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Small pieces of nucleic acid, known as siRNAs (short interfering RNAs), can turn off the production of specific proteins, a property that makes them one of the more promising new classes of anticancer drugs in development. Indeed, at least two siRNA-based anticancer therapies, both delivered to tumors in nanoparticles, have begun human clinical trials. Now, three new reports highlight the progress that researchers are making in developing broadly applicable, nanoparticle-enabled siRNA anticancer therapeutics.
In the first report, Mark E. Davis, Ph.D., an investigator in the Nanosystems Biology Cancer Center at the California Institute of Technology, and former graduate student Derek Bartlett, Ph.D., now at the City of Hope, used mathematical modeling and results from dosing experiments in a mouse model of human cancer to explain therapeutic response with various dosing regimes for both targeted and untargeted siRNA-containing nanoparticles. The results of this work, published in the journal Biotechnology and Bioengineering, provide guidelines for optimizing the design of siRNA-based anticancer therapies.
In their experiments, the investigators used a cyclodextrin-based nanoparticle to deliver an siRNA agent designed to reduce production of ribonucleotide reductase subunit M2 (RRM2), which plays an important role in tumor growth. The investigators created two versions of their nanoparticle formulation, one targeted to transferrin, a protein overexpressed by many tumors, and the other untargeted. They also used two different dosing regimens, one consisting of three consecutive daily injections, the other consisting of three injections spaced 3 days apart.
Data from these experiments showed that targeted nanoparticles were far more effective than untargeted nanoparticles at reducing tumor growth. Dosing regimen, however, had no statistically significant impact on the outcome for either nanoparticle formulation. Closer examination of tumors removed from the animals following treatment showed that the targeted nanoparticles were able to deliver siRNA into the tumors, although the final distribution of siRNA throughout the tumors was not uniform. The investigators then modeled the observed responses; the results of these simulations led them to conclude that it is not necessary to persistently shut down protein production in order to achieve a therapeutic response using siRNA. Instead, they concluded, it is more important to maximize the number of cells reached with a sufficient dose of siRNA agent.
In a second report, Leaf Huang, Ph.D., and his colleagues at The University of North Carolina at Chapel Hill, describe their development of a self-assembling siRNA-liposomal formulation that they can then coat with poly(ethylene glycol) (PEG) linked to a targeting agent. This targeted liposome was fourfold more effective than an untargeted, but otherwise identical, liposome at delivering siRNA into tumors. Gene silencing activity was also higher for the targeted version, with the therapeutic effect lasting 4 days. The investigators also found that although the targeted nanoparticle effectively penetrated lung metastases, it did not enter liver cells. In addition, the targeted nanoparticle showed little immunotoxicity. These results appear in the Journal of Controlled Release.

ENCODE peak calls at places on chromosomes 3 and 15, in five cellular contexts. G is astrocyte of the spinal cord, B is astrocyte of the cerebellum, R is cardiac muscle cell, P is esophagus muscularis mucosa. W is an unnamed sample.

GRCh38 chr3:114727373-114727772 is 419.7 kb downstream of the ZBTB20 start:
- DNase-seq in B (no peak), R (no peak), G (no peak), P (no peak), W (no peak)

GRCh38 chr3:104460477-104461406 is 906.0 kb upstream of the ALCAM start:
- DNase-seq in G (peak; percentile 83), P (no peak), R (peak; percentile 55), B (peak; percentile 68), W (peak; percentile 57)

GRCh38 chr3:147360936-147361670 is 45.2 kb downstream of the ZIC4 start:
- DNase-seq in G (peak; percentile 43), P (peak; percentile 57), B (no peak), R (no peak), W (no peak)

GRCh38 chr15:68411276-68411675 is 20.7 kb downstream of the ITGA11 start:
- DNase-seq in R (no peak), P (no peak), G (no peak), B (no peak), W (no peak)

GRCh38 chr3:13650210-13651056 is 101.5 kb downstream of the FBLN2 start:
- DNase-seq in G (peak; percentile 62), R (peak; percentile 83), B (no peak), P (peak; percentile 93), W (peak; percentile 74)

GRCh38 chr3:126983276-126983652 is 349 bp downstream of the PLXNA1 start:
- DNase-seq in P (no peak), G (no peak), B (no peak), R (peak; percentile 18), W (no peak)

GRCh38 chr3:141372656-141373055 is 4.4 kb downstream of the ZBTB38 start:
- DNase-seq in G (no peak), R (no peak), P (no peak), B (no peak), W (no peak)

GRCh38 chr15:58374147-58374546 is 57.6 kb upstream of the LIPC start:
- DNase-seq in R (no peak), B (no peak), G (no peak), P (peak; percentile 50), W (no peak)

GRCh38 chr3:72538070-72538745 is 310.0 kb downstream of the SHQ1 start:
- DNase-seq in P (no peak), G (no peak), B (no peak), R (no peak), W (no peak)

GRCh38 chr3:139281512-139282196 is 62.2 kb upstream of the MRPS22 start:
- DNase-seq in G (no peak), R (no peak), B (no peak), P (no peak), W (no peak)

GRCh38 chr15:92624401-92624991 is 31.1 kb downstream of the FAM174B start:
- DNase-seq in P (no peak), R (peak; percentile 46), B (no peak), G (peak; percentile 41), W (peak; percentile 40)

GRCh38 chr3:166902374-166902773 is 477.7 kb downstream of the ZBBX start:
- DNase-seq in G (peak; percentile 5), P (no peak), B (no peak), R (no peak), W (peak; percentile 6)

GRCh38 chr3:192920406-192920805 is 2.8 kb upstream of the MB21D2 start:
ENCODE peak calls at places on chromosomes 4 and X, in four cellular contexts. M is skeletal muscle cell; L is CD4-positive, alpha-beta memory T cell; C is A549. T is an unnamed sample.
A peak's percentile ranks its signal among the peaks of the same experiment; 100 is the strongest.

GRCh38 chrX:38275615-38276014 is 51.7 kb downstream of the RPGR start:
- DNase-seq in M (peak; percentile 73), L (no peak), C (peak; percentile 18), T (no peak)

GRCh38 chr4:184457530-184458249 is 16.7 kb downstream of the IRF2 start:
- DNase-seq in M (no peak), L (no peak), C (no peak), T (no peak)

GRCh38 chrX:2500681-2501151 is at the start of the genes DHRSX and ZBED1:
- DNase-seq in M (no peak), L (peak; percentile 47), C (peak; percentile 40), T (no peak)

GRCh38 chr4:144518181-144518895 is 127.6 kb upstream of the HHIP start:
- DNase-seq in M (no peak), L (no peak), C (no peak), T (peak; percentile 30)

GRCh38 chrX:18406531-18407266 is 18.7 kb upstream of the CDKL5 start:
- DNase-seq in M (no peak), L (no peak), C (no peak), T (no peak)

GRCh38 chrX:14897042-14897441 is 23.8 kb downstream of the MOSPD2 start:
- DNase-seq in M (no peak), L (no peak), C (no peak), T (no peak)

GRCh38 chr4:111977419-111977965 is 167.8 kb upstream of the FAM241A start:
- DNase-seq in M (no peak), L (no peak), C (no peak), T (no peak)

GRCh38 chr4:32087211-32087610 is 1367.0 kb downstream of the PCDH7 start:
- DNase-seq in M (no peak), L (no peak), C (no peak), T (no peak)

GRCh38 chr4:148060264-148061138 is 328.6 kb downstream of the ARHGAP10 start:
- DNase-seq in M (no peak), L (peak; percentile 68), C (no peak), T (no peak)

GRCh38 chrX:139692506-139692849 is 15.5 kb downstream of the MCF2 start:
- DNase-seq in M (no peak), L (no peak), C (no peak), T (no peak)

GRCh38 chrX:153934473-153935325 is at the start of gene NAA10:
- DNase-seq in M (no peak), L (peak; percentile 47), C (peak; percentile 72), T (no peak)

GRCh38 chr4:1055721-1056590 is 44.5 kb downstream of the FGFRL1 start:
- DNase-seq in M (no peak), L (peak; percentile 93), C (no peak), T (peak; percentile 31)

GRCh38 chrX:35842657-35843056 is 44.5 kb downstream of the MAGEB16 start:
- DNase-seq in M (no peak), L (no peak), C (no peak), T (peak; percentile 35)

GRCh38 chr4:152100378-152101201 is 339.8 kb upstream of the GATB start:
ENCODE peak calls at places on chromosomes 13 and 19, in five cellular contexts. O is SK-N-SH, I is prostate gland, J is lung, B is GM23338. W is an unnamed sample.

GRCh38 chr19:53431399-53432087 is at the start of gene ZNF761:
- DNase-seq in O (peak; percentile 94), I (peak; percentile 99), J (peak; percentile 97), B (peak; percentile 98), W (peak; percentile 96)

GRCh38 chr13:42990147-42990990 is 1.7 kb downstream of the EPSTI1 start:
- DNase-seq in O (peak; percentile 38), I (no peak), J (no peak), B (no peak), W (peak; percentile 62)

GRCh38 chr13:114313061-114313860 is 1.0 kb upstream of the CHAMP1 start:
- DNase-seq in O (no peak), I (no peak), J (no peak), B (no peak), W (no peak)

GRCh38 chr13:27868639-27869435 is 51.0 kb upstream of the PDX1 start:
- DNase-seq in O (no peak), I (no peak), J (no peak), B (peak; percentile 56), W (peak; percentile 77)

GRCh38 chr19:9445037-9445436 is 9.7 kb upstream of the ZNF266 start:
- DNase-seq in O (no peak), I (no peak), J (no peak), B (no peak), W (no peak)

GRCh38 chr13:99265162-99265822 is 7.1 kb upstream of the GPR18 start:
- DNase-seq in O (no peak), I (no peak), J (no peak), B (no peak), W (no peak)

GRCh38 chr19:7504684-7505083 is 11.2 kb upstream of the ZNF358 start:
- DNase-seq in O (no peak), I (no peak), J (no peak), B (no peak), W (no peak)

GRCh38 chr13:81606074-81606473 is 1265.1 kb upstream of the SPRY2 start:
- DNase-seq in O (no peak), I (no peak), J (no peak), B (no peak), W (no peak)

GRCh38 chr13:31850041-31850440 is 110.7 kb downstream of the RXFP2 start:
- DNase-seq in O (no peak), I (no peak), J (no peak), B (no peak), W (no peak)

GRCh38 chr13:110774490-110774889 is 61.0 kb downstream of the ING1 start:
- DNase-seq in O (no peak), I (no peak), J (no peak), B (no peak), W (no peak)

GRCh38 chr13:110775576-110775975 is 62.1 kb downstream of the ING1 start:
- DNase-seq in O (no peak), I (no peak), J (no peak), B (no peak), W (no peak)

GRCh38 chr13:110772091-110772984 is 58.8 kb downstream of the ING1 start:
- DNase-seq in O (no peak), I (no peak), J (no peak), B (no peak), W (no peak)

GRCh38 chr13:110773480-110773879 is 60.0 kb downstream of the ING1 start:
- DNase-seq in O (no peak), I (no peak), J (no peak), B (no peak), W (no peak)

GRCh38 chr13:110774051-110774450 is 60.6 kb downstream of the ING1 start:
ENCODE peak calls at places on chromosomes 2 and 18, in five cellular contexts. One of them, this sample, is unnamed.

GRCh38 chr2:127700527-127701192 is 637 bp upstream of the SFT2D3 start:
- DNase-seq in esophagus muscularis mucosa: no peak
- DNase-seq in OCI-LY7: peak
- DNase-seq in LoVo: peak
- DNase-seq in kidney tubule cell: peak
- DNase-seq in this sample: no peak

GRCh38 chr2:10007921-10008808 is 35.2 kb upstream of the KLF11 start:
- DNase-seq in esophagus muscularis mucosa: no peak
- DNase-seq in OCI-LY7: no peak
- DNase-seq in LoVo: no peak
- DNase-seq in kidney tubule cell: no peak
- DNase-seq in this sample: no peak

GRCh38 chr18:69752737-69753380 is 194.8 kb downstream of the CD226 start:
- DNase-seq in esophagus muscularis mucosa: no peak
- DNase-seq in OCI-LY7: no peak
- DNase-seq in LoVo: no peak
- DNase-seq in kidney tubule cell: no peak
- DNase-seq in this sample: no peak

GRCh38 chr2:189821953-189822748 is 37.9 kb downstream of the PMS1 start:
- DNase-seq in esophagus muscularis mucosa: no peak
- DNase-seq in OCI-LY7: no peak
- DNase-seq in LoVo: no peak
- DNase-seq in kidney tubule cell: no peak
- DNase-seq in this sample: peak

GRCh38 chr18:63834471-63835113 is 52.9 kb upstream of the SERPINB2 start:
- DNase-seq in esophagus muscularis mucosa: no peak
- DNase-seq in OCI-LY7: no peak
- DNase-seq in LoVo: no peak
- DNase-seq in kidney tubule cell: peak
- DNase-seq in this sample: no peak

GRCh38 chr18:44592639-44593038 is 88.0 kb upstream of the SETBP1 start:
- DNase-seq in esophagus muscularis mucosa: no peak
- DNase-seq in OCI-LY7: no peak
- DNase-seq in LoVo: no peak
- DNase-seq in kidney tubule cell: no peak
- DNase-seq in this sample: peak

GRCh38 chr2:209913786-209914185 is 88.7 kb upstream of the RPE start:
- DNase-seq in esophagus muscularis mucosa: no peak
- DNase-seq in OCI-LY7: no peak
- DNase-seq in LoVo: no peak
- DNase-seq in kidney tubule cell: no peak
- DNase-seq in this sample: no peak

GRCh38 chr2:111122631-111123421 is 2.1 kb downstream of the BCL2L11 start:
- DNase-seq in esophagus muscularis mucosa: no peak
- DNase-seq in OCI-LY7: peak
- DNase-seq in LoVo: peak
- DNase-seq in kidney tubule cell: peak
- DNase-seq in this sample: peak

Another paper published in the same journal, this one from Stefaan De Smedt, Ph.D., and his collaborators at Ghent University in Belgium, describes a method that could prove useful in both preclinical and clinical studies of nanoparticle-enabled siRNA therapeutics. Their new technique uses fluorescence fluctuation spectroscopy to measure the stability of these formulations, even at low concentrations, in human serum in less than 1 minute. Serum stability of siRNA-containing nanoparticles is essential to therapeutic efficacy, given that most studies have shown that naked siRNA has little effect on tumors. Using this method, the investigators were able to show that even PEGylated siRNA-containing liposomes were releasing the bulk of their cargo in serum.
The work from Drs. Davis and Bartlett, supported by the NCI's Alliance for Nanotechnology in Cancer, is detailed in the paper "Impact of tumor-specific targeting and dosing schedule on tumor growth inhibition after intravenous administration of siRNA-containing nanoparticles." An abstract of this paper is available through PubMed.
About National Cancer Institute
To help meet the goal of reducing the burden of cancer, the National Cancer Institute (NCI), part of the National Institutes of Health, is engaged in efforts to harness the power of nanotechnology to radically change the way we diagnose, treat and prevent cancer.
The NCI Alliance for Nanotechnology in Cancer is a comprehensive, systematized initiative encompassing the public and private sectors, designed to accelerate the application of the best capabilities of nanotechnology to cancer.
Currently, scientists are limited in their ability to turn promising molecular discoveries into benefits for cancer patients. Nanotechnology can provide the technical power and tools that will enable those developing new diagnostics, therapeutics, and preventives to keep pace with today’s explosion in knowledge.
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